David Letterman took the highly unusual step Monday night of offering another on-air apology to Alaska Gov. Sarah Palin, apparently in hopes of quieting a surging storm of outrage over a monologue joke last week about one of the former vice presidential candidate's teenage daughters.
But in a sign the feud now entering its second week is far from over, groups supporting Palin declared Monday that Letterman's second apology did not go far enough, and they still plan to hold a protest rally today in front of the Ed Sullivan Theater in New York, where the "Late Show" tapes.
For The Record
Los Angeles Times Wednesday, June 17, 2009 Home Edition Main News Part A Page 4 National Desk 1 inches; 43 words Type of Material: Correction
David Letterman apology: An article in Tuesday's Calendar about David Letterman apologizing for a joke he told about Sarah Palin's daughter said that the late-night comedian had been criticized by the National Organization of Women. The group is the National Organization for Women.
Last week, Letterman spent about eight minutes on his program explaining, and eventually apologizing for, a joke that New York Yankees star Alex Rodriguez impregnated Palin's daughter during a game. "One awkward moment for Sarah Palin at the Yankee game," quipped the late-night comedian last week. "During the seventh inning, her daughter was knocked up by Alex Rodriguez."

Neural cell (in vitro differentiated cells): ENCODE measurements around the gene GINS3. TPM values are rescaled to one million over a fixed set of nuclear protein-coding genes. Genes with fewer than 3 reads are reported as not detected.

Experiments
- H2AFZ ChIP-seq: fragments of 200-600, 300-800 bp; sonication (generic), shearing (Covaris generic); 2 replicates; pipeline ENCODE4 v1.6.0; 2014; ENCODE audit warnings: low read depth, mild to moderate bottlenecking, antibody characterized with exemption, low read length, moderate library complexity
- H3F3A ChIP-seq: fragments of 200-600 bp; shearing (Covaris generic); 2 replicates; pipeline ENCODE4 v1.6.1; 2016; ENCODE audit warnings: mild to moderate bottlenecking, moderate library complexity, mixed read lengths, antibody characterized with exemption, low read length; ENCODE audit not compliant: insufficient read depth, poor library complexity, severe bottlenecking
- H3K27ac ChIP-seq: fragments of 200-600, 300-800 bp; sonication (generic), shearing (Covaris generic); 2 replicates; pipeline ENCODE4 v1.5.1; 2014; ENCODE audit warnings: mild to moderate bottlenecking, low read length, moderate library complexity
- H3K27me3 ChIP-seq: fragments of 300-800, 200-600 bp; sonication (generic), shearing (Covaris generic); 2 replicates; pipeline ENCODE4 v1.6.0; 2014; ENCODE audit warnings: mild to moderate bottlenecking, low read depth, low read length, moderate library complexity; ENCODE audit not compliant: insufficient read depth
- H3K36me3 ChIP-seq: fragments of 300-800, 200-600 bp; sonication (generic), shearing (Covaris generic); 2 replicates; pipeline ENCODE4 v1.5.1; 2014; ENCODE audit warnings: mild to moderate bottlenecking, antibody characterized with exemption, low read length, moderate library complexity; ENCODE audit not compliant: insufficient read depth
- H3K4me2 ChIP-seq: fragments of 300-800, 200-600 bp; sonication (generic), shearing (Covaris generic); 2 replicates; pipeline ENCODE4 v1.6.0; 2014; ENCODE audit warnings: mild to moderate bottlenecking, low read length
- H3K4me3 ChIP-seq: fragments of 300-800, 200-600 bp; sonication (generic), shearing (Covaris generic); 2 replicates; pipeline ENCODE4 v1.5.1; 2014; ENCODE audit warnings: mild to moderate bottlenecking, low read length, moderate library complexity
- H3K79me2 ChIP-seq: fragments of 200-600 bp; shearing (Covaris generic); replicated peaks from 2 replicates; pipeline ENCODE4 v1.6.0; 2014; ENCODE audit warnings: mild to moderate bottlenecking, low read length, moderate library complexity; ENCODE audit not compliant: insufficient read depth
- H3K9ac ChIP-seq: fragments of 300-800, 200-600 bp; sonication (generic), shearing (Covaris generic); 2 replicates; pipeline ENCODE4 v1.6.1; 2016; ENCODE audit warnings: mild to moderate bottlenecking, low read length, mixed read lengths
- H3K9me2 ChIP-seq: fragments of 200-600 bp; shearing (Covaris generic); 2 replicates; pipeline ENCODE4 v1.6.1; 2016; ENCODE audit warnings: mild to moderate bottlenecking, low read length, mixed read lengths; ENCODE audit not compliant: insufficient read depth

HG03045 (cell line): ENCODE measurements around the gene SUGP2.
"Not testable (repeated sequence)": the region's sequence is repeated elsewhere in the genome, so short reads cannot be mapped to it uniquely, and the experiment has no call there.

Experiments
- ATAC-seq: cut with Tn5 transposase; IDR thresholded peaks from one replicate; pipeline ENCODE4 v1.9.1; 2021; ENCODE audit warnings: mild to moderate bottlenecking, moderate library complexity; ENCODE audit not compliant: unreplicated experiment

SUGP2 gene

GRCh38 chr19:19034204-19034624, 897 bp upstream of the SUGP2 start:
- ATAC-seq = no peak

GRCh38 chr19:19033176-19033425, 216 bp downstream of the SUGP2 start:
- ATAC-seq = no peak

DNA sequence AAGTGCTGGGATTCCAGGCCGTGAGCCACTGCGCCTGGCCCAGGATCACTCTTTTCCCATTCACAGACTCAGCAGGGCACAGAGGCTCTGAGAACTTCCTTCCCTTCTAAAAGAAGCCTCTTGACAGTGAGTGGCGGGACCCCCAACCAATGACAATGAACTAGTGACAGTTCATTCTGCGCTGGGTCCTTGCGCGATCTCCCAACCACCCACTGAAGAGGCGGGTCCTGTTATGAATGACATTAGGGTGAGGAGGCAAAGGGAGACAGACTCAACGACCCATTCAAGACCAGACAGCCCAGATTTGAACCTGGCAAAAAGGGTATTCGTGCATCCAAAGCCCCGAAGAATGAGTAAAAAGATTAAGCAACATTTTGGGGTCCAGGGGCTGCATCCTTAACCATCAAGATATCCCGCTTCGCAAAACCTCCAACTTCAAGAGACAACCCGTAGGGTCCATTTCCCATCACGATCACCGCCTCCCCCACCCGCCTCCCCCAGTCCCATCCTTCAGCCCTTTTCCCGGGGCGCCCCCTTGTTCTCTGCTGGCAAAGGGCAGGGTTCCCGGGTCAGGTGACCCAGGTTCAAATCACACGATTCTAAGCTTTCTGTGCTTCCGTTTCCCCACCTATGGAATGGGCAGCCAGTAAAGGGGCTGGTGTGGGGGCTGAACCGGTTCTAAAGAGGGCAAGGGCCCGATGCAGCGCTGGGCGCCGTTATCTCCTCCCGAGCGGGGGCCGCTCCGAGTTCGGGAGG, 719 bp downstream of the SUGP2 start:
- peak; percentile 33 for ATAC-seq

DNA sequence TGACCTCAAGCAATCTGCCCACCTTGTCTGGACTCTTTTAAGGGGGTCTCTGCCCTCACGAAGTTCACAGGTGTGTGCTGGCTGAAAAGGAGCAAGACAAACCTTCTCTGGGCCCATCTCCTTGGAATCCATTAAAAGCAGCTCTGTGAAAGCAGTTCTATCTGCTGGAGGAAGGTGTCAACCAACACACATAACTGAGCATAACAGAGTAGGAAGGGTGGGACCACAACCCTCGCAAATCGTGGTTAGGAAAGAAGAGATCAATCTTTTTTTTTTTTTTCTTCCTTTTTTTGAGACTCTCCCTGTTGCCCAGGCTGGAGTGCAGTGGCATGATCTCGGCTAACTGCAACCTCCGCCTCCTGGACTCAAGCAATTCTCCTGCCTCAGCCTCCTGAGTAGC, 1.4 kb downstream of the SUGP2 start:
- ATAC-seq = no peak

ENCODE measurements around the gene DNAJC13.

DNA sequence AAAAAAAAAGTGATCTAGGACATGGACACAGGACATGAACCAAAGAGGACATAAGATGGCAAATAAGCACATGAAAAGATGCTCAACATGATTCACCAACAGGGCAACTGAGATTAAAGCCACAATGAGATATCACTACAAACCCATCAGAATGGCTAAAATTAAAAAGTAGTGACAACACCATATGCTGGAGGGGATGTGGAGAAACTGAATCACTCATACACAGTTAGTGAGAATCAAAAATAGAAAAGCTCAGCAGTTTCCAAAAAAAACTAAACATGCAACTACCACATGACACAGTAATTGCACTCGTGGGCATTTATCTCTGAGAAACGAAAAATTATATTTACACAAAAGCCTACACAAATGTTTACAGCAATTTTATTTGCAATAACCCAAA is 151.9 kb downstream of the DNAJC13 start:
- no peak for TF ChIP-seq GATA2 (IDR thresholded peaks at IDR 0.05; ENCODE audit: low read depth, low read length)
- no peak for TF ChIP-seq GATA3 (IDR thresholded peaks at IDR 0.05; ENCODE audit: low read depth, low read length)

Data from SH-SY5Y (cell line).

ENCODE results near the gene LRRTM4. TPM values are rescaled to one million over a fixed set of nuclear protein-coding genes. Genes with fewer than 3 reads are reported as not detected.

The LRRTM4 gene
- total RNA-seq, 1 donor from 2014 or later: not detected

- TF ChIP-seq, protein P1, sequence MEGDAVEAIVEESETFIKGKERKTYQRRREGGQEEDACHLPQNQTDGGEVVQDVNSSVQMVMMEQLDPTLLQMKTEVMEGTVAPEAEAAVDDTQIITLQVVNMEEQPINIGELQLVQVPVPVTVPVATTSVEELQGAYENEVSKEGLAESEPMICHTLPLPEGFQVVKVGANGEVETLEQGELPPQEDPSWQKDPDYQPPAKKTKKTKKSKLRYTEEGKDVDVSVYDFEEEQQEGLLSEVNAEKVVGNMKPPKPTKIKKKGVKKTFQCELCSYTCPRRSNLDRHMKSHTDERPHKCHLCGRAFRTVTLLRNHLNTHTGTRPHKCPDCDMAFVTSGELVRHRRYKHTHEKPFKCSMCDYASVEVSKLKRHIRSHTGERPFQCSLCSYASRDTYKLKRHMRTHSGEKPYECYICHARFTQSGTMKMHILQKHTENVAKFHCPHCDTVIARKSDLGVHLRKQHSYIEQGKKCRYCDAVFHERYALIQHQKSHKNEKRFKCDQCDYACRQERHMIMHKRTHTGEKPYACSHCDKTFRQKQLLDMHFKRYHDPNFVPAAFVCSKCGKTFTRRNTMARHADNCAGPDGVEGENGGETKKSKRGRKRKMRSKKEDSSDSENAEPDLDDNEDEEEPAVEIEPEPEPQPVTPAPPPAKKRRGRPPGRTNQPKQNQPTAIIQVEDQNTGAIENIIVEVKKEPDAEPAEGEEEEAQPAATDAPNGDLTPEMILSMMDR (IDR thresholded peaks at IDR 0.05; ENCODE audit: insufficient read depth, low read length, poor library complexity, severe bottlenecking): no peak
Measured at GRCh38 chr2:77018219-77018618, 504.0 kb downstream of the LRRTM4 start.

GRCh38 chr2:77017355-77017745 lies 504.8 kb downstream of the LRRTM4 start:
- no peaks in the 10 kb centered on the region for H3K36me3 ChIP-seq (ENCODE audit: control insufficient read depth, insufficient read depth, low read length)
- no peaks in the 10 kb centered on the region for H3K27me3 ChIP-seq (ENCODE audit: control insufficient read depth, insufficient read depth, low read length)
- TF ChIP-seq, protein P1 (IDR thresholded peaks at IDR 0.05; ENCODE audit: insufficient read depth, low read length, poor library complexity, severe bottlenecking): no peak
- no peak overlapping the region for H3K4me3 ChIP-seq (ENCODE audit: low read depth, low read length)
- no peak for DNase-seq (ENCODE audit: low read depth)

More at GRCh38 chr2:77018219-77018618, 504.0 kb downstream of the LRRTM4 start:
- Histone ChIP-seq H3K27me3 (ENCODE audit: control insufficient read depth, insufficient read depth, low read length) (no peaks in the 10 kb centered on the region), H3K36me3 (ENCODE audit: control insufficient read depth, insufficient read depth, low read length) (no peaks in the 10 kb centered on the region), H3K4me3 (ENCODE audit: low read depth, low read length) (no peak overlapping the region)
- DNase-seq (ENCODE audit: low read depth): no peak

During that first apology, Letterman said he intended the joke to be in reference to Palin's 18-year-old daughter, Bristol (Palin actually attended the game with her 14-year-old daughter, Willow). However, the response, in which Letterman repeated an earlier joke about the governor looking like a "slutty flight attendant," did little to satisfy critics.
Last Friday, Palin fired back at Letterman on NBC's "Today," accusing him of contributing to a culture that abuses younger women and lowers their self-esteem. The National Organization of Women, which disagrees with the Alaska governor on a number of social and political issues, inducted Letterman into its Media Hall of Shame because of his jokes about Palin and her daughter.
During Monday night's program, Letterman was contrite.
"I told a bad joke," Letterman told viewers at a Monday afternoon taping, referring to the Rodriguez joke. "I told a joke that was beyond flawed, and my intent is completely meaningless compared to the perception. And since it was a joke I told, I feel that I need to do the right thing here and apologize for having told that joke. It's not your fault that it was misunderstood, it's my fault."
He concluded, "I'm sorry about it and I'll try to do better in the future."
However, a Los Angeles talk radio host involved with the group Fire David Letterman told The Times that Letterman's apology falls short.
"I'm glad he's acknowledged we're right," said John Ziegler, who wrote, produced and directed the film "Media Malpractice: How Obama Got Elected and Palin Was Targeted" and who hosts a weekday show on KGIL-AM (1260). "I think it's a good first step in the right direction, but I don't think it's enough."
In some respects, the fracas comes at a propitious time for all parties involved. Letterman is locked in a ratings battle with Conan O'Brien, who just took over NBC's "Tonight Show." Palin is trying to galvanize conservative supporters and possibly gear up for a presidential bid in 2012. And Ziegler started his KGIL show just last week.
Ziegler said he was not sure what sanction Letterman should face, but that options should include suspension and firing. The host could also donate to a charity of the governor's choice, he said. A spokesperson for Palin could not be reached for comment.
CBS did not respond to a request for comment beyond Letterman's remarks.